Title page for ETD etd-05152011-184133

Type of Document Master's Thesis
Author Lu, Hao
Author's Email Address haolu@vt.edu
URN etd-05152011-184133
Title Understanding Non-viral Nucleic Acid Delivery Vehicles with Different Charge Centers and Degradation Profiles
Degree Master of Science
Department Chemistry
Advisory Committee
Advisor Name Title
Theresa M. Reineke Committee Chair
Crawford, Daniel T. Committee Member
Santos, Webster L. Committee Member
  • Guanidine
  • Biodegradable Polymer
  • Non-viral Nucleic Acid Delivery
  • Self-degradable
Date of Defense 2011-05-10
Availability unrestricted
Different structures of non-viral cationic polymer delivery vehicles, including charge center type, molecular weight and degradability, could significantly affect toxicity, release of nucleic acid and transfection efficiency.

Poly(glycoamidoamine)s (PGAAs) contained different carbohydrate and secondary amine moieties and showed high transfection efficiency to different cell lines in a nontoxic manner. The “proton sponge hypothesis” has attempted to relate the buffering capacity to endosomal release of polyethylenimine (PEI) based polyplexes, which could contribute to high transfection efficiency. Secondary amine structures rendered PGAAs buffering capacity around physiological pH. To test the feasibility of the mechanism for PGAAs, new no buffering capacity guanidine or methylguanidine containing poly(glycoamidoguanidine)s (PGAGs) were synthesized. PGAGs formed stable polyplexes with pDNA from N/P (# secondary amine or guanidine group on polymer backbone / # phosphate group on pDNA backbone) ratio 3. PGAG based polyplexes expressed low cytotoxicity and were internalized by 90% of cells at N/P 25. Furthermore, two PGAG based polyplexes showed higher transfection efficiency from N/P 5 to 30 than their PGAA based analogs. These data suggested the low transfection could be due to the difficulties to release pDNA from polyplexes; also, the “proton sponge theory” could not explain the higher transfection efficiency by some PGAGs.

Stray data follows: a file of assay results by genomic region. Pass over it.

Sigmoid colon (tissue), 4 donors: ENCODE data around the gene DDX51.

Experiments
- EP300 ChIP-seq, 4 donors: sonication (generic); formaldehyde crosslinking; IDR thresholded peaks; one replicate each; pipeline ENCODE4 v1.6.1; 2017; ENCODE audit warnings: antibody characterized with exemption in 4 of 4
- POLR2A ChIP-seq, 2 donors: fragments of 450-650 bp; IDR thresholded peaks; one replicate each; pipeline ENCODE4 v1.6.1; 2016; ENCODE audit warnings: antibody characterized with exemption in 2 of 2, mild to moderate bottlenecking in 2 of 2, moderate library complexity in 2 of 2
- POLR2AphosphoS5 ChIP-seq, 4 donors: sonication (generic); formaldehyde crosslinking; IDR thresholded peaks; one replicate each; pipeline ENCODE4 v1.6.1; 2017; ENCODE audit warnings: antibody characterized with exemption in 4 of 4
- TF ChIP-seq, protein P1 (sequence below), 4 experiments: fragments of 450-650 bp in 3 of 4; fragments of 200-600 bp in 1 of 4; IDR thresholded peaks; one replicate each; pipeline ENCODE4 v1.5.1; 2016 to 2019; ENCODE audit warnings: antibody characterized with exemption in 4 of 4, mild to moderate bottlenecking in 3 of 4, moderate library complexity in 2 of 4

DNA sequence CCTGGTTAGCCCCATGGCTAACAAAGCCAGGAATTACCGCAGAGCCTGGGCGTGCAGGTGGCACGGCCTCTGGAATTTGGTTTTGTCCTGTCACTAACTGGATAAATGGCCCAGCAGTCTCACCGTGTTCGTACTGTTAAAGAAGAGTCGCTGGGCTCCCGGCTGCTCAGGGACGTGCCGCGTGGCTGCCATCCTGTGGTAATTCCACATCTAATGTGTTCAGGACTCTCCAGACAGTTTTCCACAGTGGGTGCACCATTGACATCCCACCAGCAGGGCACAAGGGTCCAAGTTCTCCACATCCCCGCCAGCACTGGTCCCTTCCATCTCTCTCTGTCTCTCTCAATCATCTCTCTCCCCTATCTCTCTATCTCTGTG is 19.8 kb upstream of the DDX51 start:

Degradation of delivery vehicles could potentially release pDNA in cells and increase transfection efficiency. PGAAs degraded rapidly at physiological conditions and the proposed mechanism was amide hydrolysis. Typically, amide groups are stable and hydrolyze slowly in absence of enzyme. Different models mimicking PGAAs were synthesized to study the fast hydrolysis. Amide groups showed asymmetric hydrolysis. Different hydrolysis behaviors suggested neighboring group participation of two terminal groups to induce rapid amide hydrolysis. These new models could potentially be used to design new polymer delivery vehicles with various degradation profiles.

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